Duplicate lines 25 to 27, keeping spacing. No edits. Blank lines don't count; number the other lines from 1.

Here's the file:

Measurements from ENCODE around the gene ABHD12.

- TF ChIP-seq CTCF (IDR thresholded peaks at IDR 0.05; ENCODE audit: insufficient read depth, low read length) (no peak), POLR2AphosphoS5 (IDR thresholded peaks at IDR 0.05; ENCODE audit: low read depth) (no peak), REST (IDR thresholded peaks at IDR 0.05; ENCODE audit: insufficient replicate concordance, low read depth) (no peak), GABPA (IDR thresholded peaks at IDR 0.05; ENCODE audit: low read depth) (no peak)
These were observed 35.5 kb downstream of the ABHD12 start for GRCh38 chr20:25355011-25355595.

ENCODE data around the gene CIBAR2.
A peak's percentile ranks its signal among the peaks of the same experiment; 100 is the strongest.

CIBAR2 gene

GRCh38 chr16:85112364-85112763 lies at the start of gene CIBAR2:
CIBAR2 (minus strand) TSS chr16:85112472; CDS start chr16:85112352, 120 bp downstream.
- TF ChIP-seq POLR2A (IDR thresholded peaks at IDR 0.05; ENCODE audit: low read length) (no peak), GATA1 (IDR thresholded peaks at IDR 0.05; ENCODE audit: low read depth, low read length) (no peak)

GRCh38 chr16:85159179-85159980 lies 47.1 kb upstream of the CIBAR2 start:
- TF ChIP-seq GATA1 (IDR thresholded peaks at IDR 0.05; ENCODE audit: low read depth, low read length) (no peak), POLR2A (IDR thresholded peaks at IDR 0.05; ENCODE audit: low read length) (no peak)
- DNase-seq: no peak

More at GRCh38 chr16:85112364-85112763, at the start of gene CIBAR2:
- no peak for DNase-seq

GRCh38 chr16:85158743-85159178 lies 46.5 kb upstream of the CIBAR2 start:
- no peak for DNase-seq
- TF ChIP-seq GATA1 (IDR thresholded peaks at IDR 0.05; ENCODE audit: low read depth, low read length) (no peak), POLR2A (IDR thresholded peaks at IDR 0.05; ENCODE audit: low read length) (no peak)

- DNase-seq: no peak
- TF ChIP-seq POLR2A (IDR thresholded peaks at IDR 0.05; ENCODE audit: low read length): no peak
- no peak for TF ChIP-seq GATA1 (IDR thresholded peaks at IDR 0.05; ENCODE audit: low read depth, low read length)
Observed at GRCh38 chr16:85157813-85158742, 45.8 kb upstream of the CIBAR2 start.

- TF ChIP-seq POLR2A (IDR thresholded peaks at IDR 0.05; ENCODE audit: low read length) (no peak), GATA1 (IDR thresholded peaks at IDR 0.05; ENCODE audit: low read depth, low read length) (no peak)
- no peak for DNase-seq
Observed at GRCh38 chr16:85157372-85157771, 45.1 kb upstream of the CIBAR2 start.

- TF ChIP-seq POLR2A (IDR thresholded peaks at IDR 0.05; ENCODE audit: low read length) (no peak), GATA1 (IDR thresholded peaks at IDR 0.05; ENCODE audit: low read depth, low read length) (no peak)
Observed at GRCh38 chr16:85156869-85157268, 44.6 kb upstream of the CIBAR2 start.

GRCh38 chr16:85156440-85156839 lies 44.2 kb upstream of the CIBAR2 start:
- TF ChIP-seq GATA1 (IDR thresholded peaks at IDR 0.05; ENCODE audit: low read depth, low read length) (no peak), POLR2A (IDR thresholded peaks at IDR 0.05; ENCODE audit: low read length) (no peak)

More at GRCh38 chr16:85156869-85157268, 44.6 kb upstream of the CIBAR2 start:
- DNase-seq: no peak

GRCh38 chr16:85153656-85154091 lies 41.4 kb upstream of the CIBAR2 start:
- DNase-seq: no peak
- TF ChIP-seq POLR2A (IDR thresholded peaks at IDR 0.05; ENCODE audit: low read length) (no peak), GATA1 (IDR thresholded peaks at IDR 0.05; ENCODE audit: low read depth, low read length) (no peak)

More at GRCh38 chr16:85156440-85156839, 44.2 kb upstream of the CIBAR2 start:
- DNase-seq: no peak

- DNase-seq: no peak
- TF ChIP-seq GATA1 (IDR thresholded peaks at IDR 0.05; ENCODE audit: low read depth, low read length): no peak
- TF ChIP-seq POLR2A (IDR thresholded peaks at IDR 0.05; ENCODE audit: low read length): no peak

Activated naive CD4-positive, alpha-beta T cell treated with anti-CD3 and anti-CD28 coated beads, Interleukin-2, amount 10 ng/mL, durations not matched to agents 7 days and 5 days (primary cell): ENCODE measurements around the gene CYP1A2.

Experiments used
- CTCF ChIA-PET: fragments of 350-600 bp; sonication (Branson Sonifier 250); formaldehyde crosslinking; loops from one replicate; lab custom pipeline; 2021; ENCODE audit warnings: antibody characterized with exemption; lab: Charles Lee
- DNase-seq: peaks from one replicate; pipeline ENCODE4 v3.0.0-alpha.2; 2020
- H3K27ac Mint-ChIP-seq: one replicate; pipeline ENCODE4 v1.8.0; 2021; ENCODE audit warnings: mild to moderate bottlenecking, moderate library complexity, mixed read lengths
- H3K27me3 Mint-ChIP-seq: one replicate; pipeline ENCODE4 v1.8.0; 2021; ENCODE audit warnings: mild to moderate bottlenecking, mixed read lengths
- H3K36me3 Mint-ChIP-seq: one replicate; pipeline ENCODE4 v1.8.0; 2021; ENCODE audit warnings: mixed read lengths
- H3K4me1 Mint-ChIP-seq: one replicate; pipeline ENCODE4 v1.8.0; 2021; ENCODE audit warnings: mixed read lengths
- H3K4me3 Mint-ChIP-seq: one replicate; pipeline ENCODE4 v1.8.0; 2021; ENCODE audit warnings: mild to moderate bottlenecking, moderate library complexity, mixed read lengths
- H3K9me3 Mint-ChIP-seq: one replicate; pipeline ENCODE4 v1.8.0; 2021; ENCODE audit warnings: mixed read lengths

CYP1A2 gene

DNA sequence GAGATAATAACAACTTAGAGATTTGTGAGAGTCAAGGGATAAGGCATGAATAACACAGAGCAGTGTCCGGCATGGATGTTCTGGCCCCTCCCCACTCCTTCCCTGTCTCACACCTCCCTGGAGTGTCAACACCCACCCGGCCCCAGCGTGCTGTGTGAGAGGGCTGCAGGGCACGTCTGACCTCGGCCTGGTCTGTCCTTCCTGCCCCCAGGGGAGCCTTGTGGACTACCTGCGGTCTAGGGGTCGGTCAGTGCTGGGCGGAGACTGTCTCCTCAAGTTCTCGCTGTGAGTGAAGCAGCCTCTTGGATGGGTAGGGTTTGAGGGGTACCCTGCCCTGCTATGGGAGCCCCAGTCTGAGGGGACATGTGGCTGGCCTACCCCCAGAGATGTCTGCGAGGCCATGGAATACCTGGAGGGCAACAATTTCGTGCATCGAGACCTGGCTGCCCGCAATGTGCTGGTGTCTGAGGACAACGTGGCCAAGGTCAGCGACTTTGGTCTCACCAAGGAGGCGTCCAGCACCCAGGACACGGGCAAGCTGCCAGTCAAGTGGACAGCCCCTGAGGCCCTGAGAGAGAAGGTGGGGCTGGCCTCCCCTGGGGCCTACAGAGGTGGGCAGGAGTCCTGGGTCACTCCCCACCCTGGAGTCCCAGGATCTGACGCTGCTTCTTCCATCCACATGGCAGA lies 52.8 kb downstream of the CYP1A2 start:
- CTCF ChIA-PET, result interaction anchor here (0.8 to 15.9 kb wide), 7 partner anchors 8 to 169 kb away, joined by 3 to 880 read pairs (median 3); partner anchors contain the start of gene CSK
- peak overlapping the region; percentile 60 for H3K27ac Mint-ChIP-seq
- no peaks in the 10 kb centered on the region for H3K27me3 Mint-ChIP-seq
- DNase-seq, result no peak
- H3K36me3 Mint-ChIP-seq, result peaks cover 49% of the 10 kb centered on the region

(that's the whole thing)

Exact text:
- TF ChIP-seq POLR2A (IDR thresholded peaks at IDR 0.05; ENCODE audit: low read length) (no peak), GATA1 (IDR thresholded peaks at IDR 0.05; ENCODE audit: low read depth, low read length) (no peak)
Observed at GRCh38 chr16:85156869-85157268, 44.6 kb upstream of the CIBAR2 start.

GRCh38 chr16:85156440-85156839 lies 44.2 kb upstream of the CIBAR2 start: